Throughout my career I’ve been trained to do my job with a focus on meeting client needs.  Yet I was never taught to consider my colleagues or to understand what would best support them.  It seems strange now when I reflect back on this.  Why was I paying more care and attention to the needs of individuals who I may only meet on the odd occasion than to the people with whom I spent most of my days?

Every time I started a new job, I would spend time poring over the documents that would help me deliver my role.  In addition, I would often be tasked with reading annual reports, internal magazines, and email communications to understand what the company did.  I would be introduced briefly to my team, maybe even attend a team lunch.  Then more often than not, I would gain insight to what I needed to achieve from my manager or through handover notes.  And off I went ready to deliver what the company needed.

Working in HR, many of my clients were internal.  Part of my induction process would be to meet these individuals to understand their needs.  The expectation was that I would now be able to build relationships with them, gain the knowledge required to meet their needs, and be able to operate effectively when delivering my role.  Yet, when I returned to my desk, and began working through my endless task list, I didn’t know the people around me.  Having worked a number of stand-alone roles, this was incredibly isolating.  The irony of the description doesn’t escape me now, although it did for many years.

This isolation can be challenging for anyone.  For me, not only did I feel that no one cared about me, I felt the burden of what I needed to achieve was mine alone.  That I had no support, guidance, or interest from those around me.  This may not have been true, however, the feeling was real and shouldn’t be disregarded.  It is this feeling that formed the foundation of my engagement at work.  It’s incredibly difficult to remain engaged when you have limited connection to those around you.

For me, I believe it is important to meet the needs of our colleagues.  I would argue that if I’d had a connection to those around me, they would have provided another dimension to my work life through conversation and relationships.  They may have also noticed and responded when I was struggling to deliver or when I began to nosedive emotionally.  I’m not suggesting it is their responsibility to do my work or to make me happy.  However, I am saying their involvement would have made everything seem better and more within my grasp.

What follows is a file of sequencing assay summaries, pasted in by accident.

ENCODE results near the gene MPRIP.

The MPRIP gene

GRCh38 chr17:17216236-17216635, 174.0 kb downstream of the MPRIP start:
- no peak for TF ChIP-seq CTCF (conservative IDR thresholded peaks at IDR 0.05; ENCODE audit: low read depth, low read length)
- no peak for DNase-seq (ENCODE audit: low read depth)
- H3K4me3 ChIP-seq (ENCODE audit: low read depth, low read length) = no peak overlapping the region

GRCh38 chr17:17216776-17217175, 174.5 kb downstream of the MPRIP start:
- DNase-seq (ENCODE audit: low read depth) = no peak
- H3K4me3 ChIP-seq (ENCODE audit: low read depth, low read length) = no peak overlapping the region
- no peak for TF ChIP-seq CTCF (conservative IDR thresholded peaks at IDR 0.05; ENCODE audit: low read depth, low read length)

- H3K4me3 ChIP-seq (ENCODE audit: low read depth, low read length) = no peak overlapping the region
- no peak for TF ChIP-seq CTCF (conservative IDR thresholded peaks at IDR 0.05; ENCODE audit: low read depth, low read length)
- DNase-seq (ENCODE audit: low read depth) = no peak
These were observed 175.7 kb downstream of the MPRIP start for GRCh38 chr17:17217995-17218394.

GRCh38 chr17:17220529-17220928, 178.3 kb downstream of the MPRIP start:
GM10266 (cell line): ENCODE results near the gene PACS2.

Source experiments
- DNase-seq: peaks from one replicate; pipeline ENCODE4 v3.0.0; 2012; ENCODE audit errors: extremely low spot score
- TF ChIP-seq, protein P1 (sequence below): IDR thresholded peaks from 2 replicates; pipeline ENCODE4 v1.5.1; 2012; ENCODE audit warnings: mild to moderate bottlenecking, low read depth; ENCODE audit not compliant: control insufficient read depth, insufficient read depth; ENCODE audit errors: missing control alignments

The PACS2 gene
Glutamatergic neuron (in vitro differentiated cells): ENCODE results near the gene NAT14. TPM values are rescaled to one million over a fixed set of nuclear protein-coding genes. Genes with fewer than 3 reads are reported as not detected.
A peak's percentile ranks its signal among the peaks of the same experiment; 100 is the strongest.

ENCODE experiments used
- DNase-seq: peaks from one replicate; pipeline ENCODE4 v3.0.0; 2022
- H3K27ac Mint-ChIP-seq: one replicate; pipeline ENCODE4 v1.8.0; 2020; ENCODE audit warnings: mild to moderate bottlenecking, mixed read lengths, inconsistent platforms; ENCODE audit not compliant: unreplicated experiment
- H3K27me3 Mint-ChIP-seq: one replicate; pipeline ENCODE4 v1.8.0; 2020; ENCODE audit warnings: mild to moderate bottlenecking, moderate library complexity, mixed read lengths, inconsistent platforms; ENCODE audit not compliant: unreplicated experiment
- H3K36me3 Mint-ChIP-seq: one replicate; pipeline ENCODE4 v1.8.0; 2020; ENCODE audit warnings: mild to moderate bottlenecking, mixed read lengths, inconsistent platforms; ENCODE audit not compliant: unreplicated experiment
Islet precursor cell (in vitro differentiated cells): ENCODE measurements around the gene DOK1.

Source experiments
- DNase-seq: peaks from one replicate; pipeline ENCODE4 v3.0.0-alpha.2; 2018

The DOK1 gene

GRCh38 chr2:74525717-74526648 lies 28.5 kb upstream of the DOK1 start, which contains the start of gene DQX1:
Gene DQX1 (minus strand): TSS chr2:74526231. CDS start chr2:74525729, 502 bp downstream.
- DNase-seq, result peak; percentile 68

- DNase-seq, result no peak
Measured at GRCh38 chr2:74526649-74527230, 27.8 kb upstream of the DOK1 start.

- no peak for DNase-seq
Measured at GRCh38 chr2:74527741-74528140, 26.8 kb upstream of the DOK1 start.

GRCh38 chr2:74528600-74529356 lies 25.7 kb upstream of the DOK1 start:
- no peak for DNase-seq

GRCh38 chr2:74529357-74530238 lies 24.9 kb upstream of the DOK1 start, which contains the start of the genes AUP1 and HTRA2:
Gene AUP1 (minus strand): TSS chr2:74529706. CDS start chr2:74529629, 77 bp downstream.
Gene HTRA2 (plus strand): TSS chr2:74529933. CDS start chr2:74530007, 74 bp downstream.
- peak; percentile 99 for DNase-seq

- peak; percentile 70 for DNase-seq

Let’s look at this from another perspective. I expect we would have also been more proactive in communicating our strategies and approach.  We would also have been more considerate of their impact each other’s work.  This would have allowed for a greater flow of information and I expect smoother delivery to our clients.

In essence, what I’m trying to convey is by placing greater importance on meeting the needs of our colleagues, I honestly believe our clients will gain better outcomes.  By connecting and engaging with our colleagues we will have more enjoyable work environments.  Places we enjoy being, not locations we can’t wait to escape.  Our productivity, creativity, and general well-being would increase.  I’m not seeing a negative here, so I’m going to stop looking for one.  Instead I’m going to commit to my colleagues in the same way I commit to my clients.